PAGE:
Most people will also not be entitled to use a UK-issued EHIC card to access healthcare abroad.
If you already have a residual S1
If you already have a residual S1, this will not affect you. It will continue to be valid until its original expiry date.
Where to get advice
For further advice, contact Overseas Healthcare Services on +44 (0) 191 218 1999.
You can also write to the following address to ask for advice:
Overseas Healthcare Services
NHS Business Services Authority
152 Pilgrim Street
Newcastle upon Tyne
If you move to an EEA country or Switzerland long-term or plan to work in another EEA country, you'll need to register with the appropriate authorities.
Once you're registered to work in the country and make national insurance contributions, you'll be entitled to state-provided healthcare on the same basis as a national of that country.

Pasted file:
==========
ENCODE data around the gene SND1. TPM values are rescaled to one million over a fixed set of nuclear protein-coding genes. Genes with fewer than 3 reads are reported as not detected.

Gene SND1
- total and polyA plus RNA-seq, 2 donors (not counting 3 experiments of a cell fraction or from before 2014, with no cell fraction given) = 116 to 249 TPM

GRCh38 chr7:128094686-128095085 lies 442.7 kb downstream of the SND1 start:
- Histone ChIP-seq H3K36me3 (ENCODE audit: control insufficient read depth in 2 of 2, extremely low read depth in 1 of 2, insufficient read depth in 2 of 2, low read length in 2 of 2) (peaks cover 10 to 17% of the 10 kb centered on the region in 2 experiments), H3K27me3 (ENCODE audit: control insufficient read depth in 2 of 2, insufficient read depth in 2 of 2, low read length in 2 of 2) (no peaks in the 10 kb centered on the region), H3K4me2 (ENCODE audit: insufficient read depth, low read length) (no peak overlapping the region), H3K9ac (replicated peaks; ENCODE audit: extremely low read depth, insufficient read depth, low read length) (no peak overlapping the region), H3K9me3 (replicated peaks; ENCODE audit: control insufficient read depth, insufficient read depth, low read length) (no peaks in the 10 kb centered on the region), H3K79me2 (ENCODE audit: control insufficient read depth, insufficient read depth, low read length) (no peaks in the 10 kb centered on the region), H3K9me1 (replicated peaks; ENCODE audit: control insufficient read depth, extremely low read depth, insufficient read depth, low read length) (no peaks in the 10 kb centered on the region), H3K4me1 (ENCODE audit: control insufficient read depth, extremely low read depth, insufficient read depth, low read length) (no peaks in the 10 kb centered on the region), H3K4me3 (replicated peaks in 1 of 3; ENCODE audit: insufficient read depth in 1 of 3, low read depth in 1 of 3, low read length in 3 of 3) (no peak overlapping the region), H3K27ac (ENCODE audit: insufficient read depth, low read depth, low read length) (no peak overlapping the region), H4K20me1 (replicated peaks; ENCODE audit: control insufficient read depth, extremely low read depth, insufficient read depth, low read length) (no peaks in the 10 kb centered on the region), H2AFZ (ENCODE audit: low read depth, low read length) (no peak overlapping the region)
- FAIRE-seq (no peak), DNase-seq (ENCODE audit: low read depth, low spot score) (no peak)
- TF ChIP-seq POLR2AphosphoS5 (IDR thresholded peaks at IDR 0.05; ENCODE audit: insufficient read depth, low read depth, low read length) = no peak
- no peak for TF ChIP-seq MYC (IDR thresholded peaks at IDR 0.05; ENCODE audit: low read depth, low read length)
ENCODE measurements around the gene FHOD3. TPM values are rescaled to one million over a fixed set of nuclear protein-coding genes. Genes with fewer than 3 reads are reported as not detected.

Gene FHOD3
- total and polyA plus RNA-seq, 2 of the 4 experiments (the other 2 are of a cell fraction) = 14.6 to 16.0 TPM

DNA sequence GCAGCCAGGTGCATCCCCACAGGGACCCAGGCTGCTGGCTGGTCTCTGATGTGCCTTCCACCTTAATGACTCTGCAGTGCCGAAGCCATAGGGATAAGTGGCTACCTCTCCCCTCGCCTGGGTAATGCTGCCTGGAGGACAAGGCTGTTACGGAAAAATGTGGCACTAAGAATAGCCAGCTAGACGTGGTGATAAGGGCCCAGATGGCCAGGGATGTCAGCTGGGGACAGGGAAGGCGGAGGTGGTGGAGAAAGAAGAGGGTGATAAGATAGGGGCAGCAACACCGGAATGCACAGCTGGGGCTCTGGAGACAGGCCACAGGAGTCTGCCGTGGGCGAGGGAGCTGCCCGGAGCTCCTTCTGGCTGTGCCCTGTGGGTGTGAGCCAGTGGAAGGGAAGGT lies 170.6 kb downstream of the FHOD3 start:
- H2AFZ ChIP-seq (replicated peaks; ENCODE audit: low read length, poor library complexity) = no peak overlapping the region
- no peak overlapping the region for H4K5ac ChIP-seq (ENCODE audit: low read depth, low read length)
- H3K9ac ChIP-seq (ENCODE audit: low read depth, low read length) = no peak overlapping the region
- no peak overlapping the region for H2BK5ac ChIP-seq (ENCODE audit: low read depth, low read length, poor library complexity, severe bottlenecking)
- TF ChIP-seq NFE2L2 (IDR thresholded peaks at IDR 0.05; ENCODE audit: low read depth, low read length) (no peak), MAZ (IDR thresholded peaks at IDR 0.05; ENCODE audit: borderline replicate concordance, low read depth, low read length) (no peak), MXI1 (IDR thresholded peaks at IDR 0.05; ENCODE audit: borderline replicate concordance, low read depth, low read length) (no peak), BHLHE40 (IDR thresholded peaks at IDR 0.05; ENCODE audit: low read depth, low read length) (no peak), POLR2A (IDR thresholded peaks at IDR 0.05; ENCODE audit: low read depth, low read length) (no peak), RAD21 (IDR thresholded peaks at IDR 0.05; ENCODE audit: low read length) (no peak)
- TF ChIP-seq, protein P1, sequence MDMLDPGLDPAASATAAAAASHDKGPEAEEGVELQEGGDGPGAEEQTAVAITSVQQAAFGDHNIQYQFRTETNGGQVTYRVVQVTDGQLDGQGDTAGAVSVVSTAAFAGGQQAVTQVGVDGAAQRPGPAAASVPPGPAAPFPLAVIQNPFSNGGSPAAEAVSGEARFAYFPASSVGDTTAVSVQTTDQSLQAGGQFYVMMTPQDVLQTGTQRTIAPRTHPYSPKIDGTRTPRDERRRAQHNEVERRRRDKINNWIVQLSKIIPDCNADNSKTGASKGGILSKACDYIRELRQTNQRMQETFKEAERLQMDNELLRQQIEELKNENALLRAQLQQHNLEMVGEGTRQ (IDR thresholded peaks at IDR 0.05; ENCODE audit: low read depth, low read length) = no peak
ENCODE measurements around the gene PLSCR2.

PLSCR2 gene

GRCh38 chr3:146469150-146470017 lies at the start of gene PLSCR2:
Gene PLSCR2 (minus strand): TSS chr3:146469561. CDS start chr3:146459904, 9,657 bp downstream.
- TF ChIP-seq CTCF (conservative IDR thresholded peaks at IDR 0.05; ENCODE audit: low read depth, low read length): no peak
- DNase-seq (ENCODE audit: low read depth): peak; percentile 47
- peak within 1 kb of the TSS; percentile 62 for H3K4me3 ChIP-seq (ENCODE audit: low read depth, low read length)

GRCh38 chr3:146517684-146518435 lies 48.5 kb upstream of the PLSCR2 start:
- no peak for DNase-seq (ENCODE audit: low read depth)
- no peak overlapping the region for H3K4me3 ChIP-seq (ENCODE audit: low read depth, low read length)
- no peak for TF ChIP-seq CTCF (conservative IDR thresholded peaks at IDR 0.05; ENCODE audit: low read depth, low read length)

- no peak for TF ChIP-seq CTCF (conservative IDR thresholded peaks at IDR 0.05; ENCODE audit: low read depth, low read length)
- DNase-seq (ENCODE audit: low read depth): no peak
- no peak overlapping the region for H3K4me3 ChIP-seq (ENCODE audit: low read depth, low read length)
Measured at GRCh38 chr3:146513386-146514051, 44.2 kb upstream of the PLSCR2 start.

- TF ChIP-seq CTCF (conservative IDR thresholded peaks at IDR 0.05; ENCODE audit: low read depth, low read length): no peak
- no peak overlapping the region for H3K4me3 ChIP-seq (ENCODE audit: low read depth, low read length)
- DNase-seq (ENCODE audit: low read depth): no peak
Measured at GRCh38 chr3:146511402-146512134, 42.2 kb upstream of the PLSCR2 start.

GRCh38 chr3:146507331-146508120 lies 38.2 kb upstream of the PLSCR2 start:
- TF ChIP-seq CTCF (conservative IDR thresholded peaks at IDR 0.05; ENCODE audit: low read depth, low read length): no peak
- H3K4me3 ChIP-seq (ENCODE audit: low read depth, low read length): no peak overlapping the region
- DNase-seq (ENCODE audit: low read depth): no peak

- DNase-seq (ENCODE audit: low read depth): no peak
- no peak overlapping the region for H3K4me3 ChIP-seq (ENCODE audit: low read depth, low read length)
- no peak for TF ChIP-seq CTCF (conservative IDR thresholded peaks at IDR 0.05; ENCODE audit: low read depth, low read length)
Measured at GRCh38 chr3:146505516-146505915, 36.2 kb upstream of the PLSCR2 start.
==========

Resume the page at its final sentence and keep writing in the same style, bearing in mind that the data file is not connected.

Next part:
Check whether there are any other entry requirements for the country you're going to.
Use the country guides on GOV.UK for more guidance on access to healthcare, or get help for British nationals living overseas on GOV.UK.
If you're a worker posted by a UK company to an EU country, Norway, Iceland, Liechtenstein or Switzerland, you may be entitled to health cover funded by the UK in the country you're posted to.
You can find out more from HM Revenue and Customs (HMRC):
Au pair or nanny
If you're working as an au pair or nanny in an EU country, Norway, Iceland or Liechtenstein, you're currently entitled to an EHIC for a period of up to 12 months.
After 12 months you must obtain healthcare cover in the country where you're working.
British Armed Forces
If you're stationed in an EEA country or Switzerland, you and your dependants are entitled to a UK-issued EHIC.